Authors learned how to bring their fiction and nonfiction writing to life at the Latter-day Saint Publishing and Media Association 2021 Conference.
The 2021 Latter-day Saint Publishing and Media Association (LDSPMA) Conference provided a wealth of knowledge and tools for aspiring and up-and-coming authors. The conference featured six tracks for various Latter-day Saint creators, including fiction and nonfiction writing tracks. Each track included a variety of classes that helped authors sharpen their skills and overcome common obstacles in writing meaningful stories. Two of the classes (“The Magic of Storytelling” and “Strong Women”) from the nonfiction writing track helped authors focus on meaningful, authentic writing that can have a lasting influence on readers.
John Hilton III and Devan Jensen, “The Magic of Storytelling: Tricks to Help Your Writing Resonate with Audiences”
Storytelling doesn’t have to be elaborate to make an impact. Devan Jensen (executive editor at the BYU Religious Studies Center) and John Hilton III (associate professor in the Department of Ancient Scripture) taught nonfiction writers how to integrate the elements of good storytelling into their writing. During their class, Jensen and Hilton shared the following tricks:
- Tell stories that matter
- Find a fresh approach to a familiar topic
- Hook readers
- Spin your story
- Dare to share and make people care
- Craft an ending that leaves readers wanting more
Tip 2 inspired Hilton’s book, Considering the Cross: How Calvary Connects Us with Christ. While serving a one-year rotation at the BYU Jerusalem Center, Hilton pondered a question asked by his colleague: “Why do you think that whenever we talk about the Atonement in church, we focus on Gethsemane?” The Atonement of Jesus Christ is a familiar topic to Latter-day Saints, but Hilton realized that Church culture tends to shy away from discussions about Calvary.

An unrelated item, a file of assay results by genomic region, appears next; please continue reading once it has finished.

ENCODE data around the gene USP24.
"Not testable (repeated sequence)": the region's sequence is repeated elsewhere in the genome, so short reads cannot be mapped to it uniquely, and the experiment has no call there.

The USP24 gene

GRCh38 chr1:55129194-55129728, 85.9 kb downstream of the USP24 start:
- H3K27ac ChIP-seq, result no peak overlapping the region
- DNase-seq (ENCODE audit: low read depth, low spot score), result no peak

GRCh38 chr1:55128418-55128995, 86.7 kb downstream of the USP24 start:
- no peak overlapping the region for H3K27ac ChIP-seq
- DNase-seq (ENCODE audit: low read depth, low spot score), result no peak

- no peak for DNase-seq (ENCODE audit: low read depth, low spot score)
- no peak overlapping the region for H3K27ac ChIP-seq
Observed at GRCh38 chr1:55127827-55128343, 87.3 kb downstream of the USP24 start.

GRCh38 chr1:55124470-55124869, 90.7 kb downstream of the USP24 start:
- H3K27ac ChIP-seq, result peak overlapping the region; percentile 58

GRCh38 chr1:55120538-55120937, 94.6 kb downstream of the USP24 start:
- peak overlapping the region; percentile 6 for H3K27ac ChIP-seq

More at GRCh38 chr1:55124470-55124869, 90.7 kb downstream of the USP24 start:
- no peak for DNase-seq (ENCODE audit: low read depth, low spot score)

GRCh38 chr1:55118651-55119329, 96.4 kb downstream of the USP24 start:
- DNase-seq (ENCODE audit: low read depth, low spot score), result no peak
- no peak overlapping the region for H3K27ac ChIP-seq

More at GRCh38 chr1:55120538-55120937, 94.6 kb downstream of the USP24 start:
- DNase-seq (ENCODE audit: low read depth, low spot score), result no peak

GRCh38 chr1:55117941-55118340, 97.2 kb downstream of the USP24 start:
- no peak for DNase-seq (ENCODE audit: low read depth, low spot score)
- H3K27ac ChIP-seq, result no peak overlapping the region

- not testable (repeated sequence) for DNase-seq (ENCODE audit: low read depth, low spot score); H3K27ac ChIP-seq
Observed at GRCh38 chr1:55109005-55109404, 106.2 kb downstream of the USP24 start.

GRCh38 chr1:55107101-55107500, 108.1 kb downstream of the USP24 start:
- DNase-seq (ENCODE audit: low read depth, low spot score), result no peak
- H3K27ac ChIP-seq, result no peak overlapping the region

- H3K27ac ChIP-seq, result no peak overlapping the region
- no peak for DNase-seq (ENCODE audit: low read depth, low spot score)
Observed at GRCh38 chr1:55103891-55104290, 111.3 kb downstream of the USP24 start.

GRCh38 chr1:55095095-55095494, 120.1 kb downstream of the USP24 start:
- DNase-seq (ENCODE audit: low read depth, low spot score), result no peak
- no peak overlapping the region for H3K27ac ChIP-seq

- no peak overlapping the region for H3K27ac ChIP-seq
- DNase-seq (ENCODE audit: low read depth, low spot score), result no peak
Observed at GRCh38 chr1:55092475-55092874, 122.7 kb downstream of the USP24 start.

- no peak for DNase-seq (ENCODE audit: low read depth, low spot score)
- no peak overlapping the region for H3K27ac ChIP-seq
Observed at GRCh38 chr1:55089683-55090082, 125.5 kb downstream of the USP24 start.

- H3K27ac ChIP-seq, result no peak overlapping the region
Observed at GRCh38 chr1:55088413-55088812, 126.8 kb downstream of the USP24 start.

After researching the topic, Hilton concluded that there are only two passages throughout the Latter-day Saint standard works that discuss Gethsemane, compared to fifty-four references to Calvary. This new understanding of a familiar topic led Hilton to write a book that told a thought-provoking story for his Latter-day Saint audience. He said, “I could have just come out with some statistics and reasoning, and that could have been chapter 1 of the book. But instead, . . . I wanted to tell a story of me as someone who didn’t realize that there’s a scriptural emphasis on Calvary and how I came to wonder about that question and start to look into the details.”
Jen Geigle Johnson, “Strong Women”
“Everything we know about history . . . we know because someone wrote it down,” said author Jen Geigle Johnson. “That is really important because women in history weren’t always telling their own narratives. Our impression of women through the ages is taught to us through what’s been written about them.” This partial narrative of women is detrimental because it often doesn’t portray women accurately, yet it affects how women are treated. Johnson explained that because women haven’t been represented fully or accurately throughout history, our job as authors is to write accurate, complex, and strong female characters who tell their own stories.
Johnson shared examples of strong women throughout history and fiction, including Ruby Bridges, Katherine Johnson, Wonder Woman, Molly Weasley, and Sharon Eubank. Each woman faced challenges and overcame obstacles, but most importantly, each woman showed strength in her own way. Johnson said that one way authors can draw on these examples of strong women is by ensuring that our female characters “make decisions for themselves” and remembering that “their paths don’t have to be men’s paths.” The beauty of writing a strong female character is that the character has unique traits because she is a woman, not a woman masquerading as a man. Johnson pointed out that a good female character makes things happen in her own life, is not acted upon, stays true to who she is, brings light into the world, and makes a difference to others around her.
“Femininity looks different on every woman,” Johnson noted. “It doesn’t require pink or fluff or ballgowns. Your femininity is what you came to earth with.” So write women that inspire because of their kindness, or make you laugh because of their wit. Write women who are real— flaws and all—because those women, those characters, change the world.